Sen. Jack Danforth Among 70 Former Republican and Democrat U.S. Senators Behind Open Letter to the U.S. Senate

line drawing of three people talking, one with a micrphone, superimposed on a wall of newspaper clippings

70 Former Republican and Democrat U.S. Senators Call on the Senate to Create a Bipartisan Caucus to Protect and Restore Senate’s Constitutional and Legislative Powers, and Prevent Further Eroding of the Institution

In Open Letter, Bipartisan Group Warns Breakdown of Regular Order, Obstructionism, and Abuse of Procedure Are Diminishing Senate’s Constitutional Role

Today, a bipartisan group of 70 former United States Senators warned current members of the Senate that its constitutionally-endowed legislative powers are becoming increasingly diminished, and called for the creation of a new, bipartisan caucus of current senators “committed to making the Senate function as the Framers of the Constitution intended.” In an open letter published in the Washington Post (and below), the former senators argue that obstructionist tactics, abuse of legislative procedure, and the breakdown of “regular order” have created a Senate environment that’s become permanently gridlocked, undermining the system of checks and balances by ceding vast and unintended legislative powers to the executive branch.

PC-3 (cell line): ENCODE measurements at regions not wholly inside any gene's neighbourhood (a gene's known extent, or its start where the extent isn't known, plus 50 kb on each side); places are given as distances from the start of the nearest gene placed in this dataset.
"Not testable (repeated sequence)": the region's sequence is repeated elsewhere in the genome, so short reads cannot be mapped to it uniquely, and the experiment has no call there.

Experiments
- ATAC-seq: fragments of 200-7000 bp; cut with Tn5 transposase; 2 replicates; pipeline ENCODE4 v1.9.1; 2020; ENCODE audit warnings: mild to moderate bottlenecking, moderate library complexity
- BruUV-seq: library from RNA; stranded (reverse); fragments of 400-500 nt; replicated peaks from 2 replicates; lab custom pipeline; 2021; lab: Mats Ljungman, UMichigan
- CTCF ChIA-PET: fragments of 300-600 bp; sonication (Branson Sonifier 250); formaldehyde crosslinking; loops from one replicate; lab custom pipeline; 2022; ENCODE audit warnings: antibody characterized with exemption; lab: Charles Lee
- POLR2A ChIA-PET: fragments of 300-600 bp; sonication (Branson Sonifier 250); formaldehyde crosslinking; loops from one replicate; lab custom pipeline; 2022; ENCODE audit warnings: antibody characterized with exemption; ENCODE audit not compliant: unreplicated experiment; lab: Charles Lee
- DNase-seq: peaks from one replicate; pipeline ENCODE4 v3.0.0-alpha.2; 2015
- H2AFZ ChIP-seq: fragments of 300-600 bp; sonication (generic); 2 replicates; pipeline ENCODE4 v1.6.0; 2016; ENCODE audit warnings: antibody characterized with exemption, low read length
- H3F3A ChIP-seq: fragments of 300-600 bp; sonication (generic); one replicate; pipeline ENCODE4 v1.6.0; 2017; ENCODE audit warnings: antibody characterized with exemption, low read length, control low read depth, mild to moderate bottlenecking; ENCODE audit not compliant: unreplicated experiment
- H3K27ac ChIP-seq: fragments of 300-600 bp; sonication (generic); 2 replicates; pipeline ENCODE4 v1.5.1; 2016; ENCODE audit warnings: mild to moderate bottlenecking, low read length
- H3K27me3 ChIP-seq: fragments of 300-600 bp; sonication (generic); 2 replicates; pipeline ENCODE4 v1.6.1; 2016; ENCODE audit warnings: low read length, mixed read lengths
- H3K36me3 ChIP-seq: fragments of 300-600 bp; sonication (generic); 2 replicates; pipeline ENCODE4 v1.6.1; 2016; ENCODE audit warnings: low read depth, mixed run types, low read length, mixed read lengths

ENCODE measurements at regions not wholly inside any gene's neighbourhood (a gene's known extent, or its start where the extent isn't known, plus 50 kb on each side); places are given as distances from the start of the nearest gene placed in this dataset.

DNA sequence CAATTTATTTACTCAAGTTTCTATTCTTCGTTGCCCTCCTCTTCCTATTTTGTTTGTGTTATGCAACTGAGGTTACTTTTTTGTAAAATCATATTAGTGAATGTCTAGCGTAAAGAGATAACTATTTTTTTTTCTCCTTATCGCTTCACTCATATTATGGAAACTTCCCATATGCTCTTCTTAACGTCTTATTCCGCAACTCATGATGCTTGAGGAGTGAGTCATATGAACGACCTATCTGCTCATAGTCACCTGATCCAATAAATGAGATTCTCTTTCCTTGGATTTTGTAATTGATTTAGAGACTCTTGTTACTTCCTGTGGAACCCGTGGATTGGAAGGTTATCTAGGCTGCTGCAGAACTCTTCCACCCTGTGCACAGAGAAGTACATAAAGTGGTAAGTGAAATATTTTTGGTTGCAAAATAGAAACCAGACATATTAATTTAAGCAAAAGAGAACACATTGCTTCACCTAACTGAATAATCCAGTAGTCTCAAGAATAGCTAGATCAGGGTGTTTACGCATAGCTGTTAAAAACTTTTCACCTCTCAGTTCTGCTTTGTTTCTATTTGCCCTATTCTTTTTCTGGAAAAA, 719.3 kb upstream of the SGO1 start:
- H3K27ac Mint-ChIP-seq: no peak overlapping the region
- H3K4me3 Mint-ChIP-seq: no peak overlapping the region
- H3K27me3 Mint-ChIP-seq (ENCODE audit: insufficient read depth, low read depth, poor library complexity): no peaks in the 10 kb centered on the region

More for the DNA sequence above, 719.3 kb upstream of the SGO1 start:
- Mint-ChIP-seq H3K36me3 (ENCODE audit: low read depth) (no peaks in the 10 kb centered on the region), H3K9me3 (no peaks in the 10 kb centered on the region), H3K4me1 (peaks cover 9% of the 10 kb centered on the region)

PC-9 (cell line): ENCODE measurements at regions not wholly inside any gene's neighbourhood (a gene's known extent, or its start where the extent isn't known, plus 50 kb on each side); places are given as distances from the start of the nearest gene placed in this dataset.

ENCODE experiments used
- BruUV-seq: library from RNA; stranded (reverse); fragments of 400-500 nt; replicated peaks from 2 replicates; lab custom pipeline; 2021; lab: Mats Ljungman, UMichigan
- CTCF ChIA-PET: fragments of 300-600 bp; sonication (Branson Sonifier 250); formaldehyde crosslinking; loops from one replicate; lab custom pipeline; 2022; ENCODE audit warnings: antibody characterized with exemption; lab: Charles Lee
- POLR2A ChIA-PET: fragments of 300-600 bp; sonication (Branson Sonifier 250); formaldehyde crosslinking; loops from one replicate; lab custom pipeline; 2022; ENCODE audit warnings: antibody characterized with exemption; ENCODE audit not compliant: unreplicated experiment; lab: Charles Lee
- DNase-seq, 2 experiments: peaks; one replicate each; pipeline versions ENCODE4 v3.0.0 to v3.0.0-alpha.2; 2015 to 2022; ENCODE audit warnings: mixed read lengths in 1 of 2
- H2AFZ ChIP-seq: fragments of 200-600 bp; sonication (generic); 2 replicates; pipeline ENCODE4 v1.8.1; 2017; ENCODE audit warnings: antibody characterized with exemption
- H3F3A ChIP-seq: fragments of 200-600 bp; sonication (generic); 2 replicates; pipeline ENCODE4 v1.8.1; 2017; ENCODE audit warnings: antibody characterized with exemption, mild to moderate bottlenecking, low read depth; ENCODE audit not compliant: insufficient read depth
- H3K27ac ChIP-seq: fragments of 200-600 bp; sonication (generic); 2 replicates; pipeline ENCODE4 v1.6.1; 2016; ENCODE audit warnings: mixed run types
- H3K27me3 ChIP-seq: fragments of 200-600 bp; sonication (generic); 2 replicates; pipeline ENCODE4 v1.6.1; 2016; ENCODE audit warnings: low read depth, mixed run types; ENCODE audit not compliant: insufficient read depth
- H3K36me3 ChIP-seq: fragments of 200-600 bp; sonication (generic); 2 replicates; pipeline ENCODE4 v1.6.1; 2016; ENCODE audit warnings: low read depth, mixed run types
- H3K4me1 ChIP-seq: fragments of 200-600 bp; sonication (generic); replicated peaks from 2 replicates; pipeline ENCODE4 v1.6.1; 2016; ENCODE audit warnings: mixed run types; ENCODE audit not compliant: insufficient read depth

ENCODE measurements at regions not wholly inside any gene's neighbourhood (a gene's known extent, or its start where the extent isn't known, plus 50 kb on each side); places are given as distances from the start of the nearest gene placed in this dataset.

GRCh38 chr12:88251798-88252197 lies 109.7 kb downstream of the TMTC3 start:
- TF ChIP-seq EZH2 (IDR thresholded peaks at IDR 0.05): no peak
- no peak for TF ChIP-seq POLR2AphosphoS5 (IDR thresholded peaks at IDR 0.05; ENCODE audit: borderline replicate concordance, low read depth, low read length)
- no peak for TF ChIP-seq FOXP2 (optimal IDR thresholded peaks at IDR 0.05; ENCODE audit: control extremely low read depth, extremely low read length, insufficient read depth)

“The partisan gridlock that is all too routine in recent decades has led the executive branch to effectively ‘legislate’ on its own terms by executive order and administrative regulation,” the letter states. “The Senate’s abdication of its legislative and oversight responsibilities erodes the checks and balances of the separate powers that are designed to protect the liberties on which our democracy depends.”

The bipartisan group of former senators argue that the biggest culprit for the Senate’s erosion is the breakdown of “regular order” – the long-respected processes allowing seemingly irreconcilable conflicts to be heard in bipartisan sub-committees and committees, marked up with amendments, debated amongst colleagues, and voted on by senators.

Former Senator Chris Dodd (D-CT), one of the 70 signers of the open letter, pointed out that, “Experience teaches that enlightened institutions improve their governance and performance by undertaking periodic self-evaluations of existing practices and procedures. Such evaluations are imperative for institutions that exist to serve the public and to earn its respect. The bipartisan senate caucus suggested in our letter should inaugurate that evaluation and help renew the U.S. Senate’s constitutional mandate—to legislate for the public interest.”

Former Senator Jack Danforth (R-MO), also one of the 70 bipartisan signers of the open letter, said “This breakdown in ‘regular order’ is not a new problem. For at least a decade, under both Democratic and Republican control, the Senate has been referred to as ‘the legislative graveyard.’ But by the yardstick of ‘public trust,’ which is the ultimate measure of the Senate’s stewardship, it has reached crisis levels and is not sustainable in a functioning democracy ‘of, by and for the people.’ It is time for our senators on both sides of the aisle to come together in good will to take corrective action for the country’s sake.”